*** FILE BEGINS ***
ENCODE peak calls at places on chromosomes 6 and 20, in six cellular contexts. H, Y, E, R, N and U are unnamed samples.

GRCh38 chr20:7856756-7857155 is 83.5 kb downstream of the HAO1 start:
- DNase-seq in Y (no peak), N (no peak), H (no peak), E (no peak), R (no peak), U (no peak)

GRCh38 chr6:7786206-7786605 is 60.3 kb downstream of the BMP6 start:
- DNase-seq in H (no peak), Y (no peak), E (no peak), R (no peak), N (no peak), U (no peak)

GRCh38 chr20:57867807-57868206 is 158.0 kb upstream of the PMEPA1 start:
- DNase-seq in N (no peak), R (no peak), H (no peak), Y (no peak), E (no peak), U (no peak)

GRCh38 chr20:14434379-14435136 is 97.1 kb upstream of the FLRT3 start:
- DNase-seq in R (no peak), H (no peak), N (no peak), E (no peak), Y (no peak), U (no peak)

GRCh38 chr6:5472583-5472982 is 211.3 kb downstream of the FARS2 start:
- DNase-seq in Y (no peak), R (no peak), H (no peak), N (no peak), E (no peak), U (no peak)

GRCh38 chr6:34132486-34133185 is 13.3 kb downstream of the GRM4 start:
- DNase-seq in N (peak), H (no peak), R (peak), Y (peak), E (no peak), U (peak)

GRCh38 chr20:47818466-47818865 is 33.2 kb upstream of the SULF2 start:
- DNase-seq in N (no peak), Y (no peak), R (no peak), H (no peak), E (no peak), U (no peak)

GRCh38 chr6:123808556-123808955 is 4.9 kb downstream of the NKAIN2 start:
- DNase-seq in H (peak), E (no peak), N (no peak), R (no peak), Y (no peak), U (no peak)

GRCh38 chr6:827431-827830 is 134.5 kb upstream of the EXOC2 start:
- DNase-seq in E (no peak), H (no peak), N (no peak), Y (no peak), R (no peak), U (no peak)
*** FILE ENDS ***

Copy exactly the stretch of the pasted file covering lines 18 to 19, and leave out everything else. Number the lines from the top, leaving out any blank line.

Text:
GRCh38 chr6:827431-827830 is 134.5 kb upstream of the EXOC2 start:
- DNase-seq in E (no peak), H (no peak), N (no peak), Y (no peak), R (no peak), U (no peak)